It’s time to redefine what a TV set is, because in a world of glowing panels, calling some televisions and others computer/mobile/tablet screens makes no sense.
Case in point: Yesterday I predicted in Bloomberg Businessweek that Apple will soon launch a real TV device (not its current little streaming gadget). While this news has been bandied about for more than a year, I suggested Apple may carve out a new niche of secondary, smaller screens. Why?
First, big televisions are already beautiful, and an infrequent purchase decision. It will be very difficult for Apple to get you to swap out the monster screen you bought two years ago… Second, Apple’s real play will be content sales, not TV hardware profits … there is huge bloat in what we subscribe to, and we pay cable companies about $74 billion annually for this privilege. Add the $70 billion in TV ad spending, and Apple could grab a slice of a $144 billion video market.
These are all easy bets — Apple is brilliant at reinventing products, and if most U.S. consumers have upgraded to gorgeous, large flat-panel sets, then creating a secondary market of video devices for the home is a no-brainer. But beyond this silly little prediction is a question: What are TVs, and why do consumers love them so much?
Yes, households are cutting cable subscriptions and CNN’s ratings are in the tank. But Nielsen notes U.S. consumers still watch more than 5 hours of video each day — and if you include computers, tablets, and phone video usage with TV sets (the only thing Nielsen tracks in ratings is video received via televisions), then video usage is way up. When you read reports that households now hold slightly fewer television sets (about 3 per household in the U.S.), remember “TV” is an arbitrary delineation of the broader video screen category. When I hear social media gurus say no one watches TV anymore, and then link to the videos they are producing for clients, I laugh.
Nielsen is as darkly responsible for this as anyone, since Nielsen is the organization in charge of reporting on (and really, defending) traditional TV impression metrics. The migration of consumers to other devices is real, but if Nielsen begins to blur its ratings for broadcast TV and cable, advertisers howl. So one “slice” of screens remains labeled televisions, while the growing glut of other digital panels is termed something else. This device demarcation makes as much sense as print publishers reporting on audiences based on the different thicknesses of paper stock.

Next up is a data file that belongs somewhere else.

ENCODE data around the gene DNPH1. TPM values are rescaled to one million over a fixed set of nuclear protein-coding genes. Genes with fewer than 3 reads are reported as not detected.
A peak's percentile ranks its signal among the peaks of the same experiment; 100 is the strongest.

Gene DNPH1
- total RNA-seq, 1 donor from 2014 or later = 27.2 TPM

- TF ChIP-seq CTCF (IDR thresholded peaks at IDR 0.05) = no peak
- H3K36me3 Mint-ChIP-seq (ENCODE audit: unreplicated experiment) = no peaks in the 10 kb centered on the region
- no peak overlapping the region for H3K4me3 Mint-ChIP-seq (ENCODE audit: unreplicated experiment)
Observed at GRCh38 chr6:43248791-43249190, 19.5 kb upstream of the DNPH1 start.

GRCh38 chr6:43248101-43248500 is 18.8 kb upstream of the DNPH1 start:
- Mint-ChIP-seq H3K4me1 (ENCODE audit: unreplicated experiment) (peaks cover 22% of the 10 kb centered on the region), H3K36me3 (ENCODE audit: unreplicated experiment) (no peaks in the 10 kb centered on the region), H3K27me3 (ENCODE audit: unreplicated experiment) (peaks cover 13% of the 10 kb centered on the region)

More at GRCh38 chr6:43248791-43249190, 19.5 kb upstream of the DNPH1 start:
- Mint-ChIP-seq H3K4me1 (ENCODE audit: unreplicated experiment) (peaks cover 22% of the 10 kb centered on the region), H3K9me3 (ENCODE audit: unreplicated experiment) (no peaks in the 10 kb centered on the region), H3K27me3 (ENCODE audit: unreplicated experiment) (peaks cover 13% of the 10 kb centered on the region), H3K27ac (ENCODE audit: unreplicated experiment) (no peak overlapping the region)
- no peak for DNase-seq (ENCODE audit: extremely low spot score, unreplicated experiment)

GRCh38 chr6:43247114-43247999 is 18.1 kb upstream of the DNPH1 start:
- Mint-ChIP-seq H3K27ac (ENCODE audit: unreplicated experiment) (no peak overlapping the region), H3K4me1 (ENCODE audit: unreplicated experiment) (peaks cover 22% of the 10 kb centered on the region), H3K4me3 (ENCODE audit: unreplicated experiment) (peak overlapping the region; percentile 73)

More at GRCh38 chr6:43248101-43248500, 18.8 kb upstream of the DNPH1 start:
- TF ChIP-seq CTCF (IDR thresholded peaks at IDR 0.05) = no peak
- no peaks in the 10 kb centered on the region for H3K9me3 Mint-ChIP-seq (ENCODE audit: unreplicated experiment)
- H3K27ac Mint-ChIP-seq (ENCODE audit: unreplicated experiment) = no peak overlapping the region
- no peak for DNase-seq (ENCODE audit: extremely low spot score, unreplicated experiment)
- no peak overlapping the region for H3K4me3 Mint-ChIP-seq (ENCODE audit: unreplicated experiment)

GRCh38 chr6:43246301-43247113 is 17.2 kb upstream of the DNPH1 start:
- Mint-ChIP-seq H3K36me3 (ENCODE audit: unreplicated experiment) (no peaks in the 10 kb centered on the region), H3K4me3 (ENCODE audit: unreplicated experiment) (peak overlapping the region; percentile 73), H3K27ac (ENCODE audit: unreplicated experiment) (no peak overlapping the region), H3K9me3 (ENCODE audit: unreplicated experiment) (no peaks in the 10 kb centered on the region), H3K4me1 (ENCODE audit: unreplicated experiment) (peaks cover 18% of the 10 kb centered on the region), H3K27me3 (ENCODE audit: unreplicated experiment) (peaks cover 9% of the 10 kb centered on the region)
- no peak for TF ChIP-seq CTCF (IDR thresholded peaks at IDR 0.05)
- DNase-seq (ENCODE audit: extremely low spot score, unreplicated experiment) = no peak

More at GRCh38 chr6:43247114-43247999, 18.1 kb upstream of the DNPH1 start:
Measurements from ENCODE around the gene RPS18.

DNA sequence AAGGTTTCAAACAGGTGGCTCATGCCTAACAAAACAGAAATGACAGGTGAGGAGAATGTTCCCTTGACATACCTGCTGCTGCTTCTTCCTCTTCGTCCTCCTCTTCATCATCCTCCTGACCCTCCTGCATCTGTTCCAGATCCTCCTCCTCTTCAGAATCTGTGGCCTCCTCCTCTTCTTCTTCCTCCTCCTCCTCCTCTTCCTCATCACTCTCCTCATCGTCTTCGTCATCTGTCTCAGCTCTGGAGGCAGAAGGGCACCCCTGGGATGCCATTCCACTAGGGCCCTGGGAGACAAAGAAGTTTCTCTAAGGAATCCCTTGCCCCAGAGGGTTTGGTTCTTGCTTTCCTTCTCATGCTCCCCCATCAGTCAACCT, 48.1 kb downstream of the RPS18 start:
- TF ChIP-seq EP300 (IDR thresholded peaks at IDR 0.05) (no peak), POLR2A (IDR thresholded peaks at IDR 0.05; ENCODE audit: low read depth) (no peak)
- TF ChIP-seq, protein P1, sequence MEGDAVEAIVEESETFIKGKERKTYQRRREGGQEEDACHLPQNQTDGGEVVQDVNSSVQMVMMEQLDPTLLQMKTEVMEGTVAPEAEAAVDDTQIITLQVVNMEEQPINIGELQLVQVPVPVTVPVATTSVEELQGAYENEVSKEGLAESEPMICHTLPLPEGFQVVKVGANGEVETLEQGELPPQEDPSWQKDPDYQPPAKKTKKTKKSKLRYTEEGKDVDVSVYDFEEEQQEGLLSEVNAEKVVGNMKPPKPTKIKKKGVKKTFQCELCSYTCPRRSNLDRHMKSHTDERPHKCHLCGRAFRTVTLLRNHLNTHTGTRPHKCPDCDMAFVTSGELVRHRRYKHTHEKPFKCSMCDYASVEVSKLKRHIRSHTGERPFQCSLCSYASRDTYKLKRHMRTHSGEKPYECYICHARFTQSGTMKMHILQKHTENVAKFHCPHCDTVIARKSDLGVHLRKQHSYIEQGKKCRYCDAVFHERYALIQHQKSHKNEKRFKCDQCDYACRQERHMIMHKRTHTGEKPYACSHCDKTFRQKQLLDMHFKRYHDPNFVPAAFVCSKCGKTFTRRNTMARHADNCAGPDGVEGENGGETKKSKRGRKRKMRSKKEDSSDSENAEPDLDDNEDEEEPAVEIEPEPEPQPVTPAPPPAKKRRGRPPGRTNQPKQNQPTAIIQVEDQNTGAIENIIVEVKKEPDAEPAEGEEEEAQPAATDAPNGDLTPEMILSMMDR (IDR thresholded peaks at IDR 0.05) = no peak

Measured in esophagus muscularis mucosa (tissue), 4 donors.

Video usage is a function of personal space
So what is television? How does a video differ? Several years ago I wrote a guest post at Brandflakes for Breakfast that consumers have three modalities of intaking information in their “personal space,” from social space at about 10 feet away (a campfire distance perhaps used by ancestors for telling stories late at night) to a personal space of about 3 feet (the visual distance you have for holding a tool in your hand) to the most intimate space near your body (the distance of a whispering lover or child). Today movies/TV panels fit the distant space, laptops and mobile handsets and tablets fit the work-tool-in-hand space, and cell phones whisper in our ears.
Our human consumption of media has not really changed since we gathered around fires with our cave-people ancestors. We need inputs from a distance, from our hands, and from our ears. We love video because sitting back to listen to tall tales is a storyform that goes back 50,000 years. Apple will launch TV panels because there’s an innate urge in each of us to take in images. The very definition of TV will change as television sets and LCD panels and computer screens and tablets and windows with shifting images all begin to push images, from social to personal to intimate space.
There is no TV or laptop or mobile screen or social media video. There are only moving images. And just like our ancient ancestors, we all like to watch.